(Redirected from Soulpepper Theatre Company)

Soulpepper is a theater company based in Toronto, Ontario. It is the largest not-for-profit theater in the city.[citation needed]


Soulpepper was founded in 1998 by twelve Toronto artists aiming to produce lesser known theatrical classics. Soulpepper has since become an important part of Toronto's theater scene. It often presents Canadian interpretations of works by noted playwrights such as Harold Pinter, Thornton Wilder, Samuel Beckett, Tom Stoppard and Anton Chekhov.

Soulpepper's founding members are Martha Burns, Susan Coyne, Ted Dykstra, Michael Hanrahan, Stuart Hughes, Diana Leblanc, Diego Matamoros, Nancy Palk, Albert Schultz, Robyn Stevan, William Webster, Joseph Ziegler

In 2005, the Soulpepper Theater Company moved into its permanent building, the Young Centre for the Performing Arts. The joint project with the George Brown College theater school was designed by local firm KPMB Architects and is located in Toronto's historic Distillery District.

In January 2018, founding artistic director Albert Schultz was publicly accused of sexual misconduct by four professional actresses who worked with him at Soulpepper. The women involved are Kristin Booth, Diana Bentley, Hannah Miller and Patricia Fagan. Lawsuits on their behalf were filed against both Schultz and Soulpepper.[1] Schultz resigned his position as artistic director on January 4, 2018.[2] The lawsuits were settled out of court in July 2018.[3]

The AcademyEdit

Soulpepper strives to play a significant role in the development of future generations of theater artists through the Soulpepper Academy. This full-time, paid training program was launched in 2006. Selected through a nationwide search, 8 artists undertake a one-year residency to further develop their skills under the guidance of leading theater practitioners, further their careers through involvement in Soulpepper productions, teach in the classrooms of the local community, mentor youth and develop a collective creation.

The Soulpepper Academy program is divided into two phases. The first is strongly focused on training and pedagogy, while the second shifts to performance/production with ongoing training. The Academy is currently on hold and under review. [4]


Dora Mavor Moore AwardsEdit

  • Parfumerie: Outstanding Production (2010)
  • Parfumerie; Outstanding Direction of a Play/Musical, Morris Panych (2010)
  • Parfumerie; Outstanding Original Set Design, Ken MacDonald (2010)
  • Who's Afraid of Virginia Woolf?; Outstanding Performance by a Male in a Principal Role, Diego Matamoros (2010)
  • A Raisin in the Sun; Outstanding Performance in a Leading Role, Alison Sealy-Smith (2009)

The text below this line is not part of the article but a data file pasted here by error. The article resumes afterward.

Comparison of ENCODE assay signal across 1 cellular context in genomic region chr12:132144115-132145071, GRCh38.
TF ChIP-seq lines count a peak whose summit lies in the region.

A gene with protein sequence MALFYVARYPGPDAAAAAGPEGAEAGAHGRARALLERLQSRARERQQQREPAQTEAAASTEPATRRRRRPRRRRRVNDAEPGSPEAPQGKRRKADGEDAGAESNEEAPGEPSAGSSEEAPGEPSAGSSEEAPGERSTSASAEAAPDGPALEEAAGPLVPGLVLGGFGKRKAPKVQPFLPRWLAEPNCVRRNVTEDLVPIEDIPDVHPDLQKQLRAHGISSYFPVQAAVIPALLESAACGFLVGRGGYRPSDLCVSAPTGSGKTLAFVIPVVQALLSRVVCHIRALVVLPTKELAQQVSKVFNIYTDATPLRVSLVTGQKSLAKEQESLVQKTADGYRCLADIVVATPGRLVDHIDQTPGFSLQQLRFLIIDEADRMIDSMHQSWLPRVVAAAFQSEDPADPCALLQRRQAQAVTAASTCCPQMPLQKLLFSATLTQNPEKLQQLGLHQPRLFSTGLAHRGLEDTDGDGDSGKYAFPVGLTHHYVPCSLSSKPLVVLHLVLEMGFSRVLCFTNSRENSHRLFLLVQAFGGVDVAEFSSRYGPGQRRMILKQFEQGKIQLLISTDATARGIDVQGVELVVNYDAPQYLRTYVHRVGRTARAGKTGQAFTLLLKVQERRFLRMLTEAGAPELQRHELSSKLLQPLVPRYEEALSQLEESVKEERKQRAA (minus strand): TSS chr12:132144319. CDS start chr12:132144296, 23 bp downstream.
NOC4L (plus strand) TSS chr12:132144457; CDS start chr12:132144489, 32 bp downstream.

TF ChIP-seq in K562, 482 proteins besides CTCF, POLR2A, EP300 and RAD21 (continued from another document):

• Top Girls: Outstanding Direction of a Play, Alisa Palmer (2008)
  • The Time of Your Life: Outstanding Performance in a Leading Role, Joseph Ziegler (2008)
  • The Time of Your Life: Outstanding Performance in a Featured Role, Stuart Hughes (2008)
  • Leaving Home: Outstanding Performance in a Featured Role, Jane Spidell (2007)
  • Our Town: Outstanding Production of a Play (2006)
  • Translations: Outstanding Performance in a Featured Role, Michael Simpson (2005)
  • No Man's Land: Outstanding Performance, William Hutt (2003)
  • The Bald Soprano/The Lesson: Outstanding Direction of a Play, Jim Warren (2001)
  • Platonov: Best Production; Outstanding Performance, Diego Matamoros (2000)
  • Platonov: Outstanding Direction of a Play, László Marton (1999)
  • Endgame: Best Production; Outstanding Sound Design, Richard Feren (1999)

Other awardsEdit

  • 2015 - Premier's Awards for Excellence in the Arts, Arts Organization Award[5]
  • 2008 - DareArts Foundation Cultural Award to Albert Schultz, in recognition of his outstanding work in empowering and educating at-risk youth
  • 2006 - Toronto Arts Council Foundation William Kilbourn Award to Albert Schultz, for contribution to the cultural life of the city
  • 2006 - City of Toronto Barbara Hamilton Memorial Award to Albert Schultz, recognizing excellence and professionalism in the performing arts
  • 2005 - City of Toronto Barbara Hamilton Memorial Award to Martha Burns
  • 2004 - Leonardo da Vinci Award for creativity & innovation in the arts, to Albert Schultz
  • 2003 - Salute to the City Award, for outstanding contribution to the cultural life of Toronto, to Albert Schultz
  • 2002 - Queen Elizabeth II Golden Jubilee Medal, for outstanding contributions to the community, to Albert Schultz
  • 2002 - Arts and Letters Club Award to Susan Coyne & Albert Schultz, recognizing worthy members of the artistic community
  • 2001 - Joan Chalmers National Award for Artistic Direction, to Albert Schultz
  • 1999, 2001, 2002, 2003 - Lieutenant Governor's Awards for the Arts, recognizing achievement in fundraising
  • 1999 - Mayor Mel and Marilyn's Youth Award, for mentoring emerging artists or youth

See alsoEdit


  1. ^ "Actresses accusing Albert Schultz of sexual misconduct had to 'suffer in silence,' lawyer says". January 4, 2018. Retrieved January 5, 2018.
  2. ^ "Soulpepper artistic director Albert Schultz resigns amid sexual harassment allegations". January 4, 2018. Retrieved January 5, 2018.
  3. ^ "Soulpepper case changed cultural institutions without going to trial, experts say". August 2, 2018. Retrieved October 1, 2018.
  4. ^ "Soulpepper's acting artistic director Alan Dilworth breaks silence on 'upheaval and change'". July 10, 2018. Retrieved October 1, 2018.
  5. ^ "Winners Announced for Premier's Awards for Excellence in the Arts". News release. Queen's Printer for Ontario. 12 October 2015. Retrieved 3 November 2015.

External linksEdit